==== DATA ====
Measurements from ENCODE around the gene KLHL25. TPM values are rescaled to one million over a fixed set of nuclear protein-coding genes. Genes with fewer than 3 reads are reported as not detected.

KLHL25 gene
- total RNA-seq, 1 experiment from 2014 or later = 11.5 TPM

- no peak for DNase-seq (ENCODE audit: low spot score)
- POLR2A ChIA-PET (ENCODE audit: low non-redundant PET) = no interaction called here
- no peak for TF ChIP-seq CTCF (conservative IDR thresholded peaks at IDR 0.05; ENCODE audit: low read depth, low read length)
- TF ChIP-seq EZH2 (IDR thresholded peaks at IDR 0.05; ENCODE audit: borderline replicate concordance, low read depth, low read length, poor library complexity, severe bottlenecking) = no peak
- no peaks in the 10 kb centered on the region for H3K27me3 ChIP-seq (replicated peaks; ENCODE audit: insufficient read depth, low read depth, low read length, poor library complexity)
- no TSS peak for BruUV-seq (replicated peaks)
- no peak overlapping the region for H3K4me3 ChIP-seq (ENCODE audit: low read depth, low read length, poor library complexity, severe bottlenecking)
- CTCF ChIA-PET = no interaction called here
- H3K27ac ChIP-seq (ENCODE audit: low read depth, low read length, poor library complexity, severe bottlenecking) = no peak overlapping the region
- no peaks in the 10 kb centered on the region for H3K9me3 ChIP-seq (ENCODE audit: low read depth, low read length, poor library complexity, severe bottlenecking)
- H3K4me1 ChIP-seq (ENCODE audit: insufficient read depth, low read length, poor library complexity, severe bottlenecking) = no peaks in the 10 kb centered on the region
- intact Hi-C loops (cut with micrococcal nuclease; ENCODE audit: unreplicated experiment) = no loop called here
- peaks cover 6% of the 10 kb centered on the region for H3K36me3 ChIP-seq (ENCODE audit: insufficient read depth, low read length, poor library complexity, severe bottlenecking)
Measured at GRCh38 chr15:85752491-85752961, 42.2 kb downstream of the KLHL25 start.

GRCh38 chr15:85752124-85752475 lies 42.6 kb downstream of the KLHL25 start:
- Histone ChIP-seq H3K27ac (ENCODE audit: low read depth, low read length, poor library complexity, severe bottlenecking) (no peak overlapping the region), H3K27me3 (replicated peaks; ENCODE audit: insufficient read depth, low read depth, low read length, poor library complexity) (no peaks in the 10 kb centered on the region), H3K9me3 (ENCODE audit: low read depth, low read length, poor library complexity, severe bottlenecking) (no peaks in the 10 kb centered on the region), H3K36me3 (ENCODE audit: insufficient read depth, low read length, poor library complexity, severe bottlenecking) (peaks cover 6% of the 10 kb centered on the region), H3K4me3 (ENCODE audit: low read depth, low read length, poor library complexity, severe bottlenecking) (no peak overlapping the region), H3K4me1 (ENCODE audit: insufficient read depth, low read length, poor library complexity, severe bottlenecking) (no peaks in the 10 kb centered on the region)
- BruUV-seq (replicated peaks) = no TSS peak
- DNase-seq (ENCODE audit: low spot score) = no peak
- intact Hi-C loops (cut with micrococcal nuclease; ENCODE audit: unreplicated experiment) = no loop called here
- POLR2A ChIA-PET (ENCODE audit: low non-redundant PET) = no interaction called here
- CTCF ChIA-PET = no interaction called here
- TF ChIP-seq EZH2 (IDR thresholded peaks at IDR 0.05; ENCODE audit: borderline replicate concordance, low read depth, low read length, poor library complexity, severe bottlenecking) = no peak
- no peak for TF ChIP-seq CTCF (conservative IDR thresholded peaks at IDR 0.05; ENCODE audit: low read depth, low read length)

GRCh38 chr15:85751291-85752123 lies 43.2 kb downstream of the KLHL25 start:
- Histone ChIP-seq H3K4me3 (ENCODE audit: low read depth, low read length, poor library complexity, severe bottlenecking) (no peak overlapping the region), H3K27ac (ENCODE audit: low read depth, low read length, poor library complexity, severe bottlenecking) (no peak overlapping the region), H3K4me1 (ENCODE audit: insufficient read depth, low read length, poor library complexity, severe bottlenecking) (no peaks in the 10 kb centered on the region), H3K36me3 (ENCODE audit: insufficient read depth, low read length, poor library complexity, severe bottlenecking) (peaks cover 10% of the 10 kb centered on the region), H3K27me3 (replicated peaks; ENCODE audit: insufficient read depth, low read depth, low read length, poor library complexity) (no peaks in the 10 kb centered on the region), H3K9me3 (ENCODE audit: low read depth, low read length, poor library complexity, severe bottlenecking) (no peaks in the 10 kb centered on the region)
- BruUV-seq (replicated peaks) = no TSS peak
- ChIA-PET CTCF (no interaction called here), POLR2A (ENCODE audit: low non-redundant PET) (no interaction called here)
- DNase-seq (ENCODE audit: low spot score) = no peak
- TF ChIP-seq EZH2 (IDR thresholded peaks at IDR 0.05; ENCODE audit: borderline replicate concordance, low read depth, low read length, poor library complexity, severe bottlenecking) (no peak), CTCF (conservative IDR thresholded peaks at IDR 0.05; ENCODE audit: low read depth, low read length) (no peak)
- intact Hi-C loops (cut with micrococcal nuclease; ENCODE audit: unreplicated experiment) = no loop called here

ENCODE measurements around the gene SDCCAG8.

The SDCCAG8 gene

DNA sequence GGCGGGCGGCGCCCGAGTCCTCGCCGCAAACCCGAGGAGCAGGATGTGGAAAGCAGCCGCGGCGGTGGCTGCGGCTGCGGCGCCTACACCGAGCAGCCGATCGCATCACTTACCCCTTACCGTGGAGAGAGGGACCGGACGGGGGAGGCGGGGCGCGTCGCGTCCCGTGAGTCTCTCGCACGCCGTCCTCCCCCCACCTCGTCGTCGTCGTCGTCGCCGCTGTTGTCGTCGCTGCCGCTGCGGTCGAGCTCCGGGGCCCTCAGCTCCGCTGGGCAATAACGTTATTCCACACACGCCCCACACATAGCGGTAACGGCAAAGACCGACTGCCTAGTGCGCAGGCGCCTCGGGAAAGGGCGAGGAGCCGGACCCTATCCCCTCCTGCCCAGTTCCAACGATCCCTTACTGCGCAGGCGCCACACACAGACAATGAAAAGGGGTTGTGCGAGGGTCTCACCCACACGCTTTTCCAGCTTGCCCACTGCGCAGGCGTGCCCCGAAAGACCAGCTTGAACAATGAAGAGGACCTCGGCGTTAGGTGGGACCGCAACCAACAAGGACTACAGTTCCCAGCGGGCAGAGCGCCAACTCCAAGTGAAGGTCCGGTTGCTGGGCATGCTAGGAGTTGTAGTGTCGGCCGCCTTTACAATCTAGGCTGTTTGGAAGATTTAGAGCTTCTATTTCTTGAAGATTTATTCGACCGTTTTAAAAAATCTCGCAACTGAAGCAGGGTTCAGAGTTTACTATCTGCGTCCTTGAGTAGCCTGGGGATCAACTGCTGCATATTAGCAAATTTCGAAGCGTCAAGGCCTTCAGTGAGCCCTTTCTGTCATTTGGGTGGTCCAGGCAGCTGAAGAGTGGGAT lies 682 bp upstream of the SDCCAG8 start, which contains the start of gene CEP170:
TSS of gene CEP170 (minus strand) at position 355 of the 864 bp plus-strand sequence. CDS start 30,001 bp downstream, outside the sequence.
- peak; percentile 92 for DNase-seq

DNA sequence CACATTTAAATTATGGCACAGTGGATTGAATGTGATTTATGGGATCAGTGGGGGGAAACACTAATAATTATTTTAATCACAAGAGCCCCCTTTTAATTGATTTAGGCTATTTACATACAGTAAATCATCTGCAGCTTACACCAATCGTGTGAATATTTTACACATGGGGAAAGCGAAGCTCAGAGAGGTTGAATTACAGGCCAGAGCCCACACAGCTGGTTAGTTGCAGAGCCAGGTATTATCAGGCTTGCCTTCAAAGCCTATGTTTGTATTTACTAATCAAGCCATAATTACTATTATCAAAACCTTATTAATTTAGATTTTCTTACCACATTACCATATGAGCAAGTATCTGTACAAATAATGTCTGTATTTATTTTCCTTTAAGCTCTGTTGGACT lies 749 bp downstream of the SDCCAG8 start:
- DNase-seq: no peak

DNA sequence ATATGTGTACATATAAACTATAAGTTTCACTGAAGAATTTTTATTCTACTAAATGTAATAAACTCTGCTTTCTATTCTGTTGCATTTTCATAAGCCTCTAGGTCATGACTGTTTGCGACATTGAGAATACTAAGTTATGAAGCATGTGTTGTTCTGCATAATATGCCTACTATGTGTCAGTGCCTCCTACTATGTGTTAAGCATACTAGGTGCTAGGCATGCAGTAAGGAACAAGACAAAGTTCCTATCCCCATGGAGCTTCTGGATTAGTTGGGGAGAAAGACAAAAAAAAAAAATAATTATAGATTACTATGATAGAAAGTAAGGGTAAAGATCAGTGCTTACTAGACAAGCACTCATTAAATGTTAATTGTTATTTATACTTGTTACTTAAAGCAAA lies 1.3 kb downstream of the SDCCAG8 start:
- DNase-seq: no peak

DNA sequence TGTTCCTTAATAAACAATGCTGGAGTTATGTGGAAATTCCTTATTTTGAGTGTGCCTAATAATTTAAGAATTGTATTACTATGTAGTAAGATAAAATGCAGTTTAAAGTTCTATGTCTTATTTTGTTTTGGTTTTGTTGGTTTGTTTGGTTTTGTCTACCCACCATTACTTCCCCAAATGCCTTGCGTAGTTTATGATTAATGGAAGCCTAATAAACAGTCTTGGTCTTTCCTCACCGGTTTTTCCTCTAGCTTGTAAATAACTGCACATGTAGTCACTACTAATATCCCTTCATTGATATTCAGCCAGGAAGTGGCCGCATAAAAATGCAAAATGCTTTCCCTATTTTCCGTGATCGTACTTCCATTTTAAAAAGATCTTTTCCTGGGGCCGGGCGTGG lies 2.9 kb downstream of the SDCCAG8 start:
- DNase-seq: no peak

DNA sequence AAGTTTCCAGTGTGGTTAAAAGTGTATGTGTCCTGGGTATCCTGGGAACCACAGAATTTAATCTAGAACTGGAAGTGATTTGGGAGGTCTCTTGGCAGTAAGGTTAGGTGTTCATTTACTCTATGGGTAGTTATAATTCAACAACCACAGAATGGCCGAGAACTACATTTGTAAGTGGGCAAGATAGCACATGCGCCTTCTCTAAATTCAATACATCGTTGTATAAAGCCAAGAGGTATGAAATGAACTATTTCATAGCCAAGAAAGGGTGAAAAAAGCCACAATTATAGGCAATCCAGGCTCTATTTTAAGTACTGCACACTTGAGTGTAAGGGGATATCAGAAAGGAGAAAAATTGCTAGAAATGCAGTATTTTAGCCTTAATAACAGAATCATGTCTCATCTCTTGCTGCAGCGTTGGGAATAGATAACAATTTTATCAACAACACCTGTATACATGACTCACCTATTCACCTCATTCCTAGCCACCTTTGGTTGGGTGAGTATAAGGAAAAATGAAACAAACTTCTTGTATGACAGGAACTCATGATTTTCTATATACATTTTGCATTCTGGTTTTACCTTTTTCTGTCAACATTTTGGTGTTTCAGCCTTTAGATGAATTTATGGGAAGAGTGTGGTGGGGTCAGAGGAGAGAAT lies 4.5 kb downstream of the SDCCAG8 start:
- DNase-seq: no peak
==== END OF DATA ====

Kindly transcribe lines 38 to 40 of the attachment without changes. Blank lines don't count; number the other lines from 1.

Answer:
- peak; percentile 92 for DNase-seq

DNA sequence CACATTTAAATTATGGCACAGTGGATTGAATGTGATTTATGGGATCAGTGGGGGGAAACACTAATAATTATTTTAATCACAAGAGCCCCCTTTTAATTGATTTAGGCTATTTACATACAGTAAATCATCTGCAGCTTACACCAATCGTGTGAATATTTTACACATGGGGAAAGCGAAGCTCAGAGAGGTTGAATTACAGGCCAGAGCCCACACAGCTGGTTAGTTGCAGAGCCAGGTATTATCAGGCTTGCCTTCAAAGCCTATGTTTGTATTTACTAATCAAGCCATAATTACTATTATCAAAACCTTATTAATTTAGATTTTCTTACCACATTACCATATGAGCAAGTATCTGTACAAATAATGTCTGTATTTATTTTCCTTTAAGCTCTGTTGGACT lies 749 bp downstream of the SDCCAG8 start:
- DNase-seq: no peak